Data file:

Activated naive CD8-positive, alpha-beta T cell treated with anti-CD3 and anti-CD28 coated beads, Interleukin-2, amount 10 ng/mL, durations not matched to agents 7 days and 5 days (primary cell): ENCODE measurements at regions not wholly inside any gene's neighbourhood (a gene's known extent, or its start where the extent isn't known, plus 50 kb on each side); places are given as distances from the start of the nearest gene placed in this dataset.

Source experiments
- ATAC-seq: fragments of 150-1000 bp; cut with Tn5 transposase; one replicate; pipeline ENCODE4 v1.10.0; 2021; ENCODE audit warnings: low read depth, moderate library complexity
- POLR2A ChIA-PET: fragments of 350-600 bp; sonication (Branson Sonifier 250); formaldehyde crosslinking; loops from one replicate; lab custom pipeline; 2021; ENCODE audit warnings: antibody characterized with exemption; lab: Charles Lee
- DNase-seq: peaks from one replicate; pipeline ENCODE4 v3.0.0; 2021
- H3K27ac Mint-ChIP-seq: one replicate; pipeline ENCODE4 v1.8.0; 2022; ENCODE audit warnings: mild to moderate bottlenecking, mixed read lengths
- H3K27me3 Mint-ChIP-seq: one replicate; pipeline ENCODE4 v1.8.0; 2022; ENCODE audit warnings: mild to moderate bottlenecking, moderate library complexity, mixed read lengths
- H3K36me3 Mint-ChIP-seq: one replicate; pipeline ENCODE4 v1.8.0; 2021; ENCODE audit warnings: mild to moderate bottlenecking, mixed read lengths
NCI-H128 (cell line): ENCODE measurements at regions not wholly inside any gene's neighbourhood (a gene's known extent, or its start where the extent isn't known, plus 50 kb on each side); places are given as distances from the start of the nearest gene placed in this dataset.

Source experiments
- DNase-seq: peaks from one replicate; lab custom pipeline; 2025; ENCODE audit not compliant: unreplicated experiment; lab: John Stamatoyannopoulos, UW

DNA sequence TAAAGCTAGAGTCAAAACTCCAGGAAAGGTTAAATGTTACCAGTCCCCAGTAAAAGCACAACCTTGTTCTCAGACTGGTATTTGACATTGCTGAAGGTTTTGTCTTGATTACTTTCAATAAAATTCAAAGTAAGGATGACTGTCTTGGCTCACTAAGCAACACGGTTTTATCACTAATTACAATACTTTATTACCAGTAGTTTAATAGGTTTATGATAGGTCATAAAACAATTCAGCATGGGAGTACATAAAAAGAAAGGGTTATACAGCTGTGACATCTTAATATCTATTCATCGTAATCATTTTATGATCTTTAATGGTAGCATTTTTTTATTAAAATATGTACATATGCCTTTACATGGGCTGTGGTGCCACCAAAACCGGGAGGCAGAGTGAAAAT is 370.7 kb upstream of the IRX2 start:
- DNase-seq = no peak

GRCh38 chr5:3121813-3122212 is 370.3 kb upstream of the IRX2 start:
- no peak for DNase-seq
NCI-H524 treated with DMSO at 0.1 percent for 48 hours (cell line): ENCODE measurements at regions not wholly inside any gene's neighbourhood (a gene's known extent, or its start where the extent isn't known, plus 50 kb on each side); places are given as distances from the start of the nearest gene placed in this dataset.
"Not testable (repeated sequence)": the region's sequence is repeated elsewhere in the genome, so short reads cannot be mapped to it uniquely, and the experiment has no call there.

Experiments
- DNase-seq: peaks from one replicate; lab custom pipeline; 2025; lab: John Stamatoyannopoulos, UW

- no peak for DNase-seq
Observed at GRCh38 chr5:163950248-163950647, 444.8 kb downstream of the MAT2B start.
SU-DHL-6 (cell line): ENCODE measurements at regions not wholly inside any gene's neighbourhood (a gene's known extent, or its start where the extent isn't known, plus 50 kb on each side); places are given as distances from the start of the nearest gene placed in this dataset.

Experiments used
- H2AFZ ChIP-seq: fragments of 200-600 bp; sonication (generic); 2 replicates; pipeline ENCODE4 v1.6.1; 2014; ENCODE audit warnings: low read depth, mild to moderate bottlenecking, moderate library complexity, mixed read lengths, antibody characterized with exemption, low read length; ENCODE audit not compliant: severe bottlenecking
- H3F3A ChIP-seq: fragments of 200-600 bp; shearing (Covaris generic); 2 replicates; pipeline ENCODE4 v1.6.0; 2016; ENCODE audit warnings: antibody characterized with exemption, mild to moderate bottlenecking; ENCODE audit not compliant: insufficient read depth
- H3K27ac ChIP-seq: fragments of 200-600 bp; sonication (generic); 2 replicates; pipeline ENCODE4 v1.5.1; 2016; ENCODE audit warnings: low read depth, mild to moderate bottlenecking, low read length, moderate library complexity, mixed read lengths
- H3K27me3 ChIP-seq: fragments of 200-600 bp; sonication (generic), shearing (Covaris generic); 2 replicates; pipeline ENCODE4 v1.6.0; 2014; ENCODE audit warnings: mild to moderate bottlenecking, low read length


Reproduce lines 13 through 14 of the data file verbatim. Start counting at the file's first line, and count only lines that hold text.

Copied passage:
- DNase-seq = no peak

GRCh38 chr5:3121813-3122212 is 370.3 kb upstream of the IRX2 start: